Previous challengers, such as Buthelezei’s Inkatha Freedom Party and Congress of the People, the ANC break-away party, have almost disappeared, with none securing more than 4% of the votes, although several hold the balance of power in hung councils. Instead, the National Freedom Party, a breakaway from the IFP (which had 8% of the votes nationally in 2006 and outright control of 33 councils, mainly in KwaZulu Natal – it retains control of just 5) gained almost as many votes as the IFP itself, while some former ANC members stood as independents and some won seats as ward councillors.
The main challenger to the ANC is the DA, previously seen as the party of whites, coloureds and Indians (21% of the population) with significant support only in the Western Cape. Led by Helen Zille, mayor of Cape Town between 2006 and 2009 and Premier of the Western Cape Province since 2009, it estimated that it took only 2% of the African vote in 2009. Since Zille became its leader in 2007, it has campaigned on the strength of its service delivery record in the areas under its control (especially Western Cape and the Cape Town metro) and actively sought to increase its share of the black vote in areas where it perceived the ANC to be vulnerable. In the 18th May elections, it increased its share of the votes from 15% in 2006 (with outright control of 7 councils) to 24% (outright control of 18 municipal councils), won an outright majority in Cape Town (up from 43% in 2006 to 61%, and estimated that it had increased its share of African voters – although only to a miniscule 5%.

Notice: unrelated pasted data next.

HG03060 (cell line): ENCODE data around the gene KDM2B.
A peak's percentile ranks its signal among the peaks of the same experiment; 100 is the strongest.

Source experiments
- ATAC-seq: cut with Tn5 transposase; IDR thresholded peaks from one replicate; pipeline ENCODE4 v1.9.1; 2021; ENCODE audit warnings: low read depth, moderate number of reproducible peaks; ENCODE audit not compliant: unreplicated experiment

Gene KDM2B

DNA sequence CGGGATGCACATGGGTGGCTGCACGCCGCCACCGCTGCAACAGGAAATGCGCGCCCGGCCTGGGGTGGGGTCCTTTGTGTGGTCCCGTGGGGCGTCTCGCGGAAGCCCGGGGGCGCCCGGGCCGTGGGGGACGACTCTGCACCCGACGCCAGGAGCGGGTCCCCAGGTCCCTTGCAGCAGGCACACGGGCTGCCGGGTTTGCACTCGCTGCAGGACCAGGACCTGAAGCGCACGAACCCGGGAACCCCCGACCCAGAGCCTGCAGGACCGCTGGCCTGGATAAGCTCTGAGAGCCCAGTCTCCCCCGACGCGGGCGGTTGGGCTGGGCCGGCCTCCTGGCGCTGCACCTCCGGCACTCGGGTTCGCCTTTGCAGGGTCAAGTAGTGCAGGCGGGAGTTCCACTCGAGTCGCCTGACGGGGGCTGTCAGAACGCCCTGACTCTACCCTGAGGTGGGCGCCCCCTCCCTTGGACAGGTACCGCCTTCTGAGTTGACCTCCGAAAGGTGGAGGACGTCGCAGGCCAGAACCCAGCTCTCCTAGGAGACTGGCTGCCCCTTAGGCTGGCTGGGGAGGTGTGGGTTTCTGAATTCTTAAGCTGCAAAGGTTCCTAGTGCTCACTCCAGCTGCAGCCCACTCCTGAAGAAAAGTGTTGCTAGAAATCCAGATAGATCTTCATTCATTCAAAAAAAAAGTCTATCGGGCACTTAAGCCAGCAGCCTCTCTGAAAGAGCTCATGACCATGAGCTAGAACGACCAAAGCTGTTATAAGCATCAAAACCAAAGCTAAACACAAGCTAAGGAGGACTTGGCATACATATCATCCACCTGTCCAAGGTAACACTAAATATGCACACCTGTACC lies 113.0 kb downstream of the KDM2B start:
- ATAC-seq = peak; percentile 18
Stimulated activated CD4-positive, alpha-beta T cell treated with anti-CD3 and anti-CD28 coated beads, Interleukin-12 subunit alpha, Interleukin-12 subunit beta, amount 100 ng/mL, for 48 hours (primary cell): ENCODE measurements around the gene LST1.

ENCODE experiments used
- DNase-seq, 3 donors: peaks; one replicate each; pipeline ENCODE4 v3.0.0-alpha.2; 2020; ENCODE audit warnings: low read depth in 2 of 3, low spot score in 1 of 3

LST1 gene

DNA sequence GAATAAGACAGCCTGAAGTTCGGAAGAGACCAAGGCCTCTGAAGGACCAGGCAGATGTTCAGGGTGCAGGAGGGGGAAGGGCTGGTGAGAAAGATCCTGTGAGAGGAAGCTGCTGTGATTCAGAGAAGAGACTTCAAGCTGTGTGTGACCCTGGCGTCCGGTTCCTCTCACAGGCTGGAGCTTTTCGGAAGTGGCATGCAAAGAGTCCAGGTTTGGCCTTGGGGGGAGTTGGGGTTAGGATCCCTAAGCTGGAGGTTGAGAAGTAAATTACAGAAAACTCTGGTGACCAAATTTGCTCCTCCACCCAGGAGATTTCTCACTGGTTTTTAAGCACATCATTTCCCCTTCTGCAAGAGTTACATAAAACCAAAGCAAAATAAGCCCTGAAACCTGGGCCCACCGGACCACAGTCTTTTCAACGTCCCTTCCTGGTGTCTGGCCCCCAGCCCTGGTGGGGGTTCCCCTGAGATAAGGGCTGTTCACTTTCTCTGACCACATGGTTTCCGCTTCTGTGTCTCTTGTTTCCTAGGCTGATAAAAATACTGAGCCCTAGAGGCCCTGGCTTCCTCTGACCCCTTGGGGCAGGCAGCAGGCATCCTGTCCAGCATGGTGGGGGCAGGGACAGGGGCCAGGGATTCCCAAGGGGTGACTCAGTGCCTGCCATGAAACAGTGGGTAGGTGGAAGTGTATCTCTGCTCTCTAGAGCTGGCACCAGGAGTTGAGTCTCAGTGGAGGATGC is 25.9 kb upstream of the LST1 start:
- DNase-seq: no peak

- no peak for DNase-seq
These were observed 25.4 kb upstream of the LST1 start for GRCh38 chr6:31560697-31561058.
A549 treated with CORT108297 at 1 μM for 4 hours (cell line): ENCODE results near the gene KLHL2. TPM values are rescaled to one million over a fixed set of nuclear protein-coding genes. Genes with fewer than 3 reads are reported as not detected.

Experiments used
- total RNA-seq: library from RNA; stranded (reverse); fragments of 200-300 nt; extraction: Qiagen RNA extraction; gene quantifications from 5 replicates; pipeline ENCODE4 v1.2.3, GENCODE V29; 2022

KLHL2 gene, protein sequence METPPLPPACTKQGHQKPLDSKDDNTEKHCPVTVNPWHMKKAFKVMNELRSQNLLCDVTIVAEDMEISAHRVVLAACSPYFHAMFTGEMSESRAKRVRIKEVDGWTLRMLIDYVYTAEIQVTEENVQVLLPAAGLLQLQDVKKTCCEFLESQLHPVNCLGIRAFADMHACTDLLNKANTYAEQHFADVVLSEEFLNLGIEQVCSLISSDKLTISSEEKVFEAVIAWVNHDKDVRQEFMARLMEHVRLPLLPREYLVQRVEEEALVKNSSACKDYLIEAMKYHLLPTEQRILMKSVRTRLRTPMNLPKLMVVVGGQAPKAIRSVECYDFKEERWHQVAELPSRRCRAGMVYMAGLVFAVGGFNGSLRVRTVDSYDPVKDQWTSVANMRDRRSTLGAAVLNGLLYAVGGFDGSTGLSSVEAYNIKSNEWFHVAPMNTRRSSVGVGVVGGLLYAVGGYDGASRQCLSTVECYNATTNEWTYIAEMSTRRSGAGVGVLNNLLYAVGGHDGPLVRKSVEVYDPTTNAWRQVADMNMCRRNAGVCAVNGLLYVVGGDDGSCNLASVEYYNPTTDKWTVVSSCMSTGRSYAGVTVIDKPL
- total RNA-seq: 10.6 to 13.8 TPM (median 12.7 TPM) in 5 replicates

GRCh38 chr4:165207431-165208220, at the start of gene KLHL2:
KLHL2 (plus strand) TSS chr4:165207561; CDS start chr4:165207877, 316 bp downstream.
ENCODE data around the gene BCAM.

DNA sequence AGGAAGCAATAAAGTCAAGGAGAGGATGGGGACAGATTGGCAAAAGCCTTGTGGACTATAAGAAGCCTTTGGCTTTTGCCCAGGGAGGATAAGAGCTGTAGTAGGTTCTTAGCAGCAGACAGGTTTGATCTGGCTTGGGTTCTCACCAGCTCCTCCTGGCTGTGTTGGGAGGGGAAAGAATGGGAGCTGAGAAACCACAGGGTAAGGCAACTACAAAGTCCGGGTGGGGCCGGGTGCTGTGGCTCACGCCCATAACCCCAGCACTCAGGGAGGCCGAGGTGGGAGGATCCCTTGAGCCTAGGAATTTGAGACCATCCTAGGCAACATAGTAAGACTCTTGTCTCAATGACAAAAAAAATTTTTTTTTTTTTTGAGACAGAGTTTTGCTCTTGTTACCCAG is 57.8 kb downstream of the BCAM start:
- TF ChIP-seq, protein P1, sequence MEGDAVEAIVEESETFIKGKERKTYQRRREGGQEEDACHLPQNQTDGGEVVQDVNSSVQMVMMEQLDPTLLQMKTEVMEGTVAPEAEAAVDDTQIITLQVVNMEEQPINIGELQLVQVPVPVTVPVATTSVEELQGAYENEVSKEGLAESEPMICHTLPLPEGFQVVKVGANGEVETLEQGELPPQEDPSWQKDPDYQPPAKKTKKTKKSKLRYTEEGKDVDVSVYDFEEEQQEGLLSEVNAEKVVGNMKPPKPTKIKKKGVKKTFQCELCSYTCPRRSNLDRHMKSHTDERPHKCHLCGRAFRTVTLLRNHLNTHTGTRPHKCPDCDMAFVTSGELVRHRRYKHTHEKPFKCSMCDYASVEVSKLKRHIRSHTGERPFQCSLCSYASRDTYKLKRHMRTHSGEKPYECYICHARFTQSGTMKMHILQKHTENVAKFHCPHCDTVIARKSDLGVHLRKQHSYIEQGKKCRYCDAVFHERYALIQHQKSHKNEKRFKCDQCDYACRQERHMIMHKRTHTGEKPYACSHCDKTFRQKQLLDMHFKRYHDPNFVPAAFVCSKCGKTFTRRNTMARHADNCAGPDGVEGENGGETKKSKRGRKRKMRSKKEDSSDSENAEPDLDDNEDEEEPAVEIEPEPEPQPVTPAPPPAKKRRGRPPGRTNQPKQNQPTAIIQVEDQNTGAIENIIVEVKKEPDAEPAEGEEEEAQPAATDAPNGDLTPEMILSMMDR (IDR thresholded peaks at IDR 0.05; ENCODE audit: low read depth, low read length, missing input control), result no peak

The debate in the run-up to the 2014 national and provincial elections is thus likely to focus, amongst other things, on whether the May 2011 local government elections indicate a shift from ‘struggle politics’ (in which voters support the ANC out of loyalty for its past achievements) to a focus on delivery, whether the ANC is capable of responding to the warning signs by addressing its internal problems and improving governance, and whether politics in South Africa has become a two-horse race.